I look after a bunch of servers, working for Bytemark that is not a surprise, but I only touch a very small number of desktop systems.
This is the machine upon which I develop, check my personal mail, play my music & etc.
To keep the working from home separation going I have a machine I only use for work purposes.
I have two EEPC machines, a personal 701 and a work-provided 901.
Honestly these rarely get used. One is for when I'm on holiday or traveling, the second for when I'm on-call.
Yesterday I got round to upgrading both the toy EEPC machines to wheezy. The good news? Both of them upgraded/reinstalled easily. Hardware was all detected, sleeping, hibernation, wifi, etc all "just worked".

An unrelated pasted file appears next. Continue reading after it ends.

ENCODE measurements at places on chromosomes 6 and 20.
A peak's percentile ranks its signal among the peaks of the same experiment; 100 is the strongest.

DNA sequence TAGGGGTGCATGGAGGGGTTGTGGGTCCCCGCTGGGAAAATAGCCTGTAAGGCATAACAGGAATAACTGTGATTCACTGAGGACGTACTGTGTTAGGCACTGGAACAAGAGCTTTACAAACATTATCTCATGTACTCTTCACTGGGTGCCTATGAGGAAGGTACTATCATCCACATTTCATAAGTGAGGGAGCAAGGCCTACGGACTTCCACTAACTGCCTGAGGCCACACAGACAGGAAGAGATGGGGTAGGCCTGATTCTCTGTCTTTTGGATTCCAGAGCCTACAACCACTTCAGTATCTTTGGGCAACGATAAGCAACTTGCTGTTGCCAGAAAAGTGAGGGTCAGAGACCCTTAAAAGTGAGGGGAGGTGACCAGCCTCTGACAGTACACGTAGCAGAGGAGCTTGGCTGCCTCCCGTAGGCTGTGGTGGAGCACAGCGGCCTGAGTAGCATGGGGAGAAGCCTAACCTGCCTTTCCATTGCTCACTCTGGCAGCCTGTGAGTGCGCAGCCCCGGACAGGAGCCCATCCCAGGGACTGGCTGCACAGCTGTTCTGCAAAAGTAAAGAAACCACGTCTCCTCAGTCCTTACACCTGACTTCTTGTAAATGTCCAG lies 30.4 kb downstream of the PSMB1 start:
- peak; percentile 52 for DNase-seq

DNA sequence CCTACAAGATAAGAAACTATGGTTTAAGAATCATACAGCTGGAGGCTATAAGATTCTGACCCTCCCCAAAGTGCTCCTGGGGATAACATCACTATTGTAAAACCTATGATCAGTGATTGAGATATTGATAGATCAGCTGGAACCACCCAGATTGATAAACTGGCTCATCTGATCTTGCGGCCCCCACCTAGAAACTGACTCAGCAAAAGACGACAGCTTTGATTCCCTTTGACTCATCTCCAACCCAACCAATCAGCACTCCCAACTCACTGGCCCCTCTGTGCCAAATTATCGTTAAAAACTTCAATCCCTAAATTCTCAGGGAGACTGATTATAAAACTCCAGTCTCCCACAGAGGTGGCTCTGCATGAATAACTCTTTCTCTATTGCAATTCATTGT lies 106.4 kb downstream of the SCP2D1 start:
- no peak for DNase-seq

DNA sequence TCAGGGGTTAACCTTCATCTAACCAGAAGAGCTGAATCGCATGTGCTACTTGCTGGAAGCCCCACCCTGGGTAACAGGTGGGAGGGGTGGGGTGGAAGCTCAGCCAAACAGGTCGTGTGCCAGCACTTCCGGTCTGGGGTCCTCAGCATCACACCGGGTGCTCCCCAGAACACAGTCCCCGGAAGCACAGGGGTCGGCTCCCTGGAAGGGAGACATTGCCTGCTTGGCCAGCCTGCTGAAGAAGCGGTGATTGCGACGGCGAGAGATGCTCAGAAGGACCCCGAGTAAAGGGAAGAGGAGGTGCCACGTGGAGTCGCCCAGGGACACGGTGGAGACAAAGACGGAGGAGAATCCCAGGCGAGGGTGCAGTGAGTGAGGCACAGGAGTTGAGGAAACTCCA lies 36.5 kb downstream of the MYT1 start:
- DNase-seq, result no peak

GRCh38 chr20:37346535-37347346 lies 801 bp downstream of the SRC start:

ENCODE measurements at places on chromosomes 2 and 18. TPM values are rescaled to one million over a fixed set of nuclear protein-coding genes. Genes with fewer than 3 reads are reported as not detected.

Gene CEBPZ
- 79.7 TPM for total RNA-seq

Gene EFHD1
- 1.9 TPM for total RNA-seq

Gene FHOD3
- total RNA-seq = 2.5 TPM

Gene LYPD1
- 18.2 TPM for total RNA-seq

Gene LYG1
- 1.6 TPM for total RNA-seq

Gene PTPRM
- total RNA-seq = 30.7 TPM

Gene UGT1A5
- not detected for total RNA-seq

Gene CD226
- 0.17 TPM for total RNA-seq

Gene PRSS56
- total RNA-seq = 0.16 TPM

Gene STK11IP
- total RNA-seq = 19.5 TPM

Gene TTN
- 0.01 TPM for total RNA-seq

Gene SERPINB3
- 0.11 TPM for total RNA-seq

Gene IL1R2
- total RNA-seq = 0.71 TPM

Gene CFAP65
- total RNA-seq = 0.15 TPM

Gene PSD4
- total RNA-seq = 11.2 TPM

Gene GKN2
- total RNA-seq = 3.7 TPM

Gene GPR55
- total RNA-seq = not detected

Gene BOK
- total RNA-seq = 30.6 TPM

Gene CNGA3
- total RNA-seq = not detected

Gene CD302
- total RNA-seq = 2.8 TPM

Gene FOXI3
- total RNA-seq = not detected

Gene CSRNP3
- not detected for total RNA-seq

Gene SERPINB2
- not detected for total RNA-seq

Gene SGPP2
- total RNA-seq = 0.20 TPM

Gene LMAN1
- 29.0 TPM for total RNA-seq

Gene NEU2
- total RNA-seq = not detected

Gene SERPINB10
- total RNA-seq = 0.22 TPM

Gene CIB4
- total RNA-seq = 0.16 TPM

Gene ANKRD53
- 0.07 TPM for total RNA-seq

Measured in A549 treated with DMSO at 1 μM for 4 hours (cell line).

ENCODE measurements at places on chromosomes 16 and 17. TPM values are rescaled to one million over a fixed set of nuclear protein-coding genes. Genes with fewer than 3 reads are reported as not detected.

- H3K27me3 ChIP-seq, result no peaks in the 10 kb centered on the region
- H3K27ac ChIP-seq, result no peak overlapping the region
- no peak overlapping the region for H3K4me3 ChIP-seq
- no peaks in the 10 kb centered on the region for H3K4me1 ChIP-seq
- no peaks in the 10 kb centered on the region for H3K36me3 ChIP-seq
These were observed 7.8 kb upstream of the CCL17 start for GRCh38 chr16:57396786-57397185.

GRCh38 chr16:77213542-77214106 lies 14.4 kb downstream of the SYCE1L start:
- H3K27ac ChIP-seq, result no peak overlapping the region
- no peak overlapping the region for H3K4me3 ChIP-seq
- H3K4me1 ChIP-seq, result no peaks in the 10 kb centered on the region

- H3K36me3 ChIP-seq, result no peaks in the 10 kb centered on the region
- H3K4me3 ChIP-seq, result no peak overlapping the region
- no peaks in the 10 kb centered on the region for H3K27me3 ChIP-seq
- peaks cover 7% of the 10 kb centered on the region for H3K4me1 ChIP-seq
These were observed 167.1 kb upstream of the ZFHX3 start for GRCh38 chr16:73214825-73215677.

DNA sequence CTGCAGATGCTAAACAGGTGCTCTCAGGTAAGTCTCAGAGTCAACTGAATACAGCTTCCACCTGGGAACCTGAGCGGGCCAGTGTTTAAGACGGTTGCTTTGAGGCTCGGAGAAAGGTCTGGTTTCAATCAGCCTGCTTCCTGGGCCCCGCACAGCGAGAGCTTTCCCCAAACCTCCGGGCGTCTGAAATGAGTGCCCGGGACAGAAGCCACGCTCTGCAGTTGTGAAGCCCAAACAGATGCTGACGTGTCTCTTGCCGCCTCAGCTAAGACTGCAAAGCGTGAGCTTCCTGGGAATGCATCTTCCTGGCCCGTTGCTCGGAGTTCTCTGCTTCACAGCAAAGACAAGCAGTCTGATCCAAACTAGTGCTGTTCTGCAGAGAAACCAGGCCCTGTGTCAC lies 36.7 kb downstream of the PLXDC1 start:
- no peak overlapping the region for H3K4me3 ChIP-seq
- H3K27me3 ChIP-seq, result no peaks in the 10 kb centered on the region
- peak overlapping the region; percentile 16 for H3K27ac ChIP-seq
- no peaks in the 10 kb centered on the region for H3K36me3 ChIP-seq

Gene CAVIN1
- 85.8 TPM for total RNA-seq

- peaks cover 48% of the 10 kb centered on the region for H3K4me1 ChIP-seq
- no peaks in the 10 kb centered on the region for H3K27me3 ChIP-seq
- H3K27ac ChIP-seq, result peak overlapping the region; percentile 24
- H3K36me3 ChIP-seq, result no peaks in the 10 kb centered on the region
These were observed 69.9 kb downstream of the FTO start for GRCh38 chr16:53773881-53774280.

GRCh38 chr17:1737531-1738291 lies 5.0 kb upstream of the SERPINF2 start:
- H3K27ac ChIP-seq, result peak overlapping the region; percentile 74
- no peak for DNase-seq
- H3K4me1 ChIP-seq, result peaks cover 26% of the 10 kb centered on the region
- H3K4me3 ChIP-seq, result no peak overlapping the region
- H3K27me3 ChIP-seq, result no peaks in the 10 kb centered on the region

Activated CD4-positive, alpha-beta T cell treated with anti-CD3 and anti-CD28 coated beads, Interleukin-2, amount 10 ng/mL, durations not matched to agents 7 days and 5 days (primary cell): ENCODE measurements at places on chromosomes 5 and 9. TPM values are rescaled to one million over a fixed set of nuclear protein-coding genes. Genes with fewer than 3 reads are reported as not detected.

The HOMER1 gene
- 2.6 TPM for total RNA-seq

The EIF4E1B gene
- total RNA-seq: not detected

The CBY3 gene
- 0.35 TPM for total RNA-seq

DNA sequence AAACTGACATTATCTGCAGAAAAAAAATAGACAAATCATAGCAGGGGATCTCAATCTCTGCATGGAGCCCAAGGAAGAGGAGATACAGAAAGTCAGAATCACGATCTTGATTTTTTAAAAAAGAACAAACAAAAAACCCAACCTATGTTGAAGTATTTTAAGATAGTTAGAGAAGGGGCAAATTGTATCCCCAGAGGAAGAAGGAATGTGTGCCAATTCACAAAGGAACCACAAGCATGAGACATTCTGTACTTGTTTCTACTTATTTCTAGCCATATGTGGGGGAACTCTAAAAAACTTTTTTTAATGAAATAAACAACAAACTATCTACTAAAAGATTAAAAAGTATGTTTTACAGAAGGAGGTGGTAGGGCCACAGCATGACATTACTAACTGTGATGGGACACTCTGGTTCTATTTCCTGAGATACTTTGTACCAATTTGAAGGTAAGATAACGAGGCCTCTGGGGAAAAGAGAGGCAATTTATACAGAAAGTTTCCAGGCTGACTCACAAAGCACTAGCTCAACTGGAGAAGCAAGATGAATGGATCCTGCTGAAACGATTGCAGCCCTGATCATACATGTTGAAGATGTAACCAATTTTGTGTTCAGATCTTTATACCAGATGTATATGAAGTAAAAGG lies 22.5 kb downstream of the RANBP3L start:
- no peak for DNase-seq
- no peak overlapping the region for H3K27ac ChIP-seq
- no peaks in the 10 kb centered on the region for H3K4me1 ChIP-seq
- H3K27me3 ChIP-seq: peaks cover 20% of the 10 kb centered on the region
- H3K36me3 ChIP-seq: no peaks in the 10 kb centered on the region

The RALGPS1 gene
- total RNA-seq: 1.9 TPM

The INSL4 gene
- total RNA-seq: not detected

Unfortunately I am now running GNOME 3.x and the experience is unpleasant. This is a shame, because I've enjoyed GNOME 2.x & bluetile for the past few years.
The only other concern is that pwsafe appears to be scheduled for removal from Debian GNU/Linux - the list of open bugs shows some cause, but there are bugs there that are trivial to fix.
For the moment I've rebuilt the package and if I cannot find a suitable alternative - available for squeeze and wheezy - then I will host the package on my package repository.
In conclusion: Debian, you did good. GNOME, I've loved and appreciated you for years, but you might not be the desktop I want these days. It's not you, it's me.
Time passes, Thorin sits down and starts singing about gold.